In a UK-first, a Van Oord-led consortium has installed a energy absorbing flood defence system made of precast concrete blocks for Stolford on the Somerset coast.
The Hillblock system uses champagne cork shaped high-density concrete blocks to absorb the energy of storm waves.
The blocks are anchored onto steel piles and concrete kerbs.
Despite their weight, when struck by powerful waves, the blocks are able to move which dissipates the energy of the wave and reduces the distance the wave travels.
By taking power out of waves it means height of other sea defences can be lowered with the add on effect of reducing material usage and cost for defences.
The system has been used extensively for costal defence in the Netherlands, where the system was first developed. A consrotium led by Dutch maritime works contractor Van Oord including Keir, Royal HaskoningDHV, and Mackley installed the system for the Environment Agency.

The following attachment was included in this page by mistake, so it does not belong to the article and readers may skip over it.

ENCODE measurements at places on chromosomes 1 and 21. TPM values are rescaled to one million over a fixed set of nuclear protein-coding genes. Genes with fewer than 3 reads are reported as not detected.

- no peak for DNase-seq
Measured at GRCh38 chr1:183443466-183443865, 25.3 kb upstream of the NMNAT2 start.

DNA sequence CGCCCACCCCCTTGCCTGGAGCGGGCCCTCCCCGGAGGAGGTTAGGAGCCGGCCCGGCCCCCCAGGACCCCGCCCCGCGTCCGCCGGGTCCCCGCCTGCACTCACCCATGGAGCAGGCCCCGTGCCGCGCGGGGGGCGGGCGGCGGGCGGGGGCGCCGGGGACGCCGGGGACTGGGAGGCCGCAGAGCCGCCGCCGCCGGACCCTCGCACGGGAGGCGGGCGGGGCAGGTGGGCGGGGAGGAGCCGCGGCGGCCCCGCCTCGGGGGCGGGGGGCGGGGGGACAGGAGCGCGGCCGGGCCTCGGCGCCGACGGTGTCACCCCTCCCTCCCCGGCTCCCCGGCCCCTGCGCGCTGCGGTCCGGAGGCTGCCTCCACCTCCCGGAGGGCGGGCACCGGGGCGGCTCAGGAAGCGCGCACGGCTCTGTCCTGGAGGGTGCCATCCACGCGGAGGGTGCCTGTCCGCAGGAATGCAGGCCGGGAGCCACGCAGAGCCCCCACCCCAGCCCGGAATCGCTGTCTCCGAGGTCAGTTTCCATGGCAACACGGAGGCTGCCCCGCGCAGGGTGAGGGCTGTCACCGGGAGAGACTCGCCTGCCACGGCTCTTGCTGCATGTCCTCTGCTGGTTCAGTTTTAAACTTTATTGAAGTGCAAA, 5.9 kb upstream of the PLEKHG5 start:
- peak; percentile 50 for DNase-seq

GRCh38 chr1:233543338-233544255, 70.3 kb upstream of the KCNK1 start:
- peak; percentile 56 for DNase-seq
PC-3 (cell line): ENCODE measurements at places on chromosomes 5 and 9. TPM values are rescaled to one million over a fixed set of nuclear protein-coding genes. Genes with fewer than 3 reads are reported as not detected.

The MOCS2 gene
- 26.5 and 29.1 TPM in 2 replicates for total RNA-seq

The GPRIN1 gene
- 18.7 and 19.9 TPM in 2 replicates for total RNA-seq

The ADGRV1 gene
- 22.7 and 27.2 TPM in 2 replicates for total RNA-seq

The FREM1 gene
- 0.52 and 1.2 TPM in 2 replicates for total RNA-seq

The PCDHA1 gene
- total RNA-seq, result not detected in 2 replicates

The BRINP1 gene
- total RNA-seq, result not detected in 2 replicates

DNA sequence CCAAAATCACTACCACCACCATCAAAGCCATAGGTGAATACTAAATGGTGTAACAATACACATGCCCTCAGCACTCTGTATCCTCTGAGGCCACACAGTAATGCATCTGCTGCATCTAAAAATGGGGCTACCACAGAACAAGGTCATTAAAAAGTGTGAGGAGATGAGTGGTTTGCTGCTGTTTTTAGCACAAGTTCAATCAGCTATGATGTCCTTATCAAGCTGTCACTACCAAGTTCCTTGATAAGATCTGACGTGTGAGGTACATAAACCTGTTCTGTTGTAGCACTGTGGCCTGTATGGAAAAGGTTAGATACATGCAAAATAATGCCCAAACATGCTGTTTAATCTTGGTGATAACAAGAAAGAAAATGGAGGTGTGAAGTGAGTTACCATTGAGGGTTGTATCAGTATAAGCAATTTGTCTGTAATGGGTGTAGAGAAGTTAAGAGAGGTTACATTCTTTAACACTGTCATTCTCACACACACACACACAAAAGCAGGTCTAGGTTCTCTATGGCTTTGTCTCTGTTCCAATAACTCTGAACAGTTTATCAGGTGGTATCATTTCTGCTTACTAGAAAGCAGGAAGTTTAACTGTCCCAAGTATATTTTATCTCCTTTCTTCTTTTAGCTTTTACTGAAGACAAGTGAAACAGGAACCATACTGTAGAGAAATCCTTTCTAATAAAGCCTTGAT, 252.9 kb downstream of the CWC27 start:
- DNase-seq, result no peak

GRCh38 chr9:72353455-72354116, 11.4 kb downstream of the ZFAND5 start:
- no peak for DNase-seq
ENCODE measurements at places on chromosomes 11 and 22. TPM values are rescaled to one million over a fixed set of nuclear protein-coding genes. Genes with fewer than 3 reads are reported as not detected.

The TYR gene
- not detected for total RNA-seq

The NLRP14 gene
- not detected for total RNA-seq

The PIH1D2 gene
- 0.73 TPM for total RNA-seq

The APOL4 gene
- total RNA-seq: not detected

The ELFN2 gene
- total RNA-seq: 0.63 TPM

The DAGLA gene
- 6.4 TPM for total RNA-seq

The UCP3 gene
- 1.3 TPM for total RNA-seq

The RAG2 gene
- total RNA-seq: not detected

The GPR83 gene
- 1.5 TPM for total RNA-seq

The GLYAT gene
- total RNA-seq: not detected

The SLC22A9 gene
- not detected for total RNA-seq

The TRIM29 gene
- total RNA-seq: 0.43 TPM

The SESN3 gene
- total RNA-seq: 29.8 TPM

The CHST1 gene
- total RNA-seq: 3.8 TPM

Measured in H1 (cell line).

The agency’s executive director for flood and coastal risk management John Curtin said: “This is an exciting engineering first for UK – the new technology installed at Stolford can reduce wave energy by up to 30% compared to the shore protection traditionally used. It will provide valuable protection to this Somerset community and the surrounding agricultural land.”
“It is also great example of our joint work with the Dutch government, with whom we have a long history of mutual sharing of knowledge and best practice in the management of floods and climate change.”
Royal HaskoningDHV flood resilience manager Jaap Flikweert added: “Block revetments are the default solution for protecting Dutch sea defences against storms.
“A €1bn (£860M) improvement programme over the last 20 years has driven a lot of innovation: sharper design rules, better blocks, streamlined placement methods. We are opening up all this innovation to the UK, and Stolford is the first scheme to profit’.”
Stolford has a history of coastal erosion and flooding, which the system aims to reduce.
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